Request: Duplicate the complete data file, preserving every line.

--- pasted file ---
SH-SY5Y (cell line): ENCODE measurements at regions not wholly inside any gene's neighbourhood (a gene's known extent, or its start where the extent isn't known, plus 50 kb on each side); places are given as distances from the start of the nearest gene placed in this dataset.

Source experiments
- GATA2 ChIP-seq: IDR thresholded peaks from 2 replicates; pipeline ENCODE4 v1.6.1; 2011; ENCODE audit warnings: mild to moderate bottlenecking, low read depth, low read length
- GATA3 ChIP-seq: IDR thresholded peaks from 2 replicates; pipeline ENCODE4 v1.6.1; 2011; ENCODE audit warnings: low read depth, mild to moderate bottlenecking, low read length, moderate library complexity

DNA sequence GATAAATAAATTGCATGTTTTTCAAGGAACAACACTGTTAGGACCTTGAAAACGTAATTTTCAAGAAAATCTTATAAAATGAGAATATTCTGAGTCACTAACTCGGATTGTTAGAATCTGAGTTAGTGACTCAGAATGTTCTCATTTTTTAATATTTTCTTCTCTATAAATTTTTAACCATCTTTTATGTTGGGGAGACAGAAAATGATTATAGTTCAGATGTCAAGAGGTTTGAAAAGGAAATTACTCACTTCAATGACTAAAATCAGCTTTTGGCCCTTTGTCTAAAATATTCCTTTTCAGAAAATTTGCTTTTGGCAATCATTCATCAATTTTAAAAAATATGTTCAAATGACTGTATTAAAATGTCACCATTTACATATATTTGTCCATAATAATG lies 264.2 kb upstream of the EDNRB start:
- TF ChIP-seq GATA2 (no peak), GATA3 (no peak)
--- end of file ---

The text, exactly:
SH-SY5Y (cell line): ENCODE measurements at regions not wholly inside any gene's neighbourhood (a gene's known extent, or its start where the extent isn't known, plus 50 kb on each side); places are given as distances from the start of the nearest gene placed in this dataset.

Source experiments
- GATA2 ChIP-seq: IDR thresholded peaks from 2 replicates; pipeline ENCODE4 v1.6.1; 2011; ENCODE audit warnings: mild to moderate bottlenecking, low read depth, low read length
- GATA3 ChIP-seq: IDR thresholded peaks from 2 replicates; pipeline ENCODE4 v1.6.1; 2011; ENCODE audit warnings: low read depth, mild to moderate bottlenecking, low read length, moderate library complexity

DNA sequence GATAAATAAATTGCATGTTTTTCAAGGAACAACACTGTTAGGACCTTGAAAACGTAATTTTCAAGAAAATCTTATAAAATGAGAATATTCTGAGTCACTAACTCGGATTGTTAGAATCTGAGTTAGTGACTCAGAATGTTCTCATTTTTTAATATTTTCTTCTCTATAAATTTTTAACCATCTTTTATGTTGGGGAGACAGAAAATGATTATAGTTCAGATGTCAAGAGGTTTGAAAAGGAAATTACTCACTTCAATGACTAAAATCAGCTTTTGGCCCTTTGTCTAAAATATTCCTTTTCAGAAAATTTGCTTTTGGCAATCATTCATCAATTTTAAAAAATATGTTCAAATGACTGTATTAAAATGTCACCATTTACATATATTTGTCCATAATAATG lies 264.2 kb upstream of the EDNRB start:
- TF ChIP-seq GATA2 (no peak), GATA3 (no peak)